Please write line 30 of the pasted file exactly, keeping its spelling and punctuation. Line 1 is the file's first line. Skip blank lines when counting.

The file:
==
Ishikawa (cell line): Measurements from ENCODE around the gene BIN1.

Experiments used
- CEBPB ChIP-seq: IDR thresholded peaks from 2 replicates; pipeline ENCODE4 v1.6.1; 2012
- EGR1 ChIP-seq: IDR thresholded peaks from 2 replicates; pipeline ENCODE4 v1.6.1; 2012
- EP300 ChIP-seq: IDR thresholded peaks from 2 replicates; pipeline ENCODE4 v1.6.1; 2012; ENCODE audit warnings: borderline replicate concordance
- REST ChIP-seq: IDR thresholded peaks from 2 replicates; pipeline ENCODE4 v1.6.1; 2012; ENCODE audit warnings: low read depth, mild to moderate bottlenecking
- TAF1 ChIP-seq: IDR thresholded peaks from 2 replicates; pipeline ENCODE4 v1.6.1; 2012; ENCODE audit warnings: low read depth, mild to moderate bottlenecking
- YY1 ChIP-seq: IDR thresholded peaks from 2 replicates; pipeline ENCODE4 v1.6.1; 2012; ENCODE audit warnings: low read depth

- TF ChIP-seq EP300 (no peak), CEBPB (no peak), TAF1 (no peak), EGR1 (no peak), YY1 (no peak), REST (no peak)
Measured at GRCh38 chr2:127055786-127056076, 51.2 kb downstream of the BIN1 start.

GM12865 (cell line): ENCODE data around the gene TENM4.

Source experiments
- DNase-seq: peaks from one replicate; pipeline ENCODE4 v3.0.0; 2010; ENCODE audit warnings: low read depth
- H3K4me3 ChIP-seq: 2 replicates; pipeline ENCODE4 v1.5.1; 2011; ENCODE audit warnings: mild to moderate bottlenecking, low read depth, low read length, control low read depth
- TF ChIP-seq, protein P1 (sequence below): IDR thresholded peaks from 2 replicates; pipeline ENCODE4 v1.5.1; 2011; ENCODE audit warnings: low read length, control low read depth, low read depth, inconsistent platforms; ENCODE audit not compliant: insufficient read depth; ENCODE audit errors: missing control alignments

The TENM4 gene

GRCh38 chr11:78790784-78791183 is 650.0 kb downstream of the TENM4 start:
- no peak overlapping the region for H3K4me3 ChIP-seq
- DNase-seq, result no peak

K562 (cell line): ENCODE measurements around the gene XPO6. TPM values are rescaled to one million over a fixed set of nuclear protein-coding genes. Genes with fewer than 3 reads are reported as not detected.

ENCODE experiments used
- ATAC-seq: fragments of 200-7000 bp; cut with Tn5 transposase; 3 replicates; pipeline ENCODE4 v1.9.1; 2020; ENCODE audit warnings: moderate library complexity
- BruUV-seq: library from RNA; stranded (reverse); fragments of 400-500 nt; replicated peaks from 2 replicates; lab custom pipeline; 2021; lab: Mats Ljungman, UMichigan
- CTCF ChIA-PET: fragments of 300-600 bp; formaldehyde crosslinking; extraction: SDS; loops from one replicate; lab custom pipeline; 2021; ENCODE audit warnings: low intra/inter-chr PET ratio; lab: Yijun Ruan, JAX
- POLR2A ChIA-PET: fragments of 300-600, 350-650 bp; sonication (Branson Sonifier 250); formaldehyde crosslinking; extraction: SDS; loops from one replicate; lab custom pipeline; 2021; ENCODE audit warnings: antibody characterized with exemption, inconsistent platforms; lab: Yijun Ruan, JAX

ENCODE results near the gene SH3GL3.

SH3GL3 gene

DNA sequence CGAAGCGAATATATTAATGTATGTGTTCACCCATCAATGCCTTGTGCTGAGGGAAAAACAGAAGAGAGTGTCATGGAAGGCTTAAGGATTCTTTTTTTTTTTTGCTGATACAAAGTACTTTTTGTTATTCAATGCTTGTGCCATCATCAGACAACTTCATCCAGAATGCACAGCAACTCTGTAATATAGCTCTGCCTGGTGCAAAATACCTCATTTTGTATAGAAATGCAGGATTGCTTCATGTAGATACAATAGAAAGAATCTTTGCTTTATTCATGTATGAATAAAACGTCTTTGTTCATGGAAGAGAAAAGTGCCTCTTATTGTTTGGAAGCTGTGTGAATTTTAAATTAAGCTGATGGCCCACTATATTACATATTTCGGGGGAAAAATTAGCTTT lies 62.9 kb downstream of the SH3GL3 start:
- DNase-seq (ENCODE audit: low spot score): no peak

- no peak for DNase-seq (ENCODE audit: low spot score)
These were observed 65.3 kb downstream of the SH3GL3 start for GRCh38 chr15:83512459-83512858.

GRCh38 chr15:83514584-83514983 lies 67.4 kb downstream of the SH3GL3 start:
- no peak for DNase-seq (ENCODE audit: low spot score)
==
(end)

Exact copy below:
- no peak for DNase-seq (ENCODE audit: low spot score)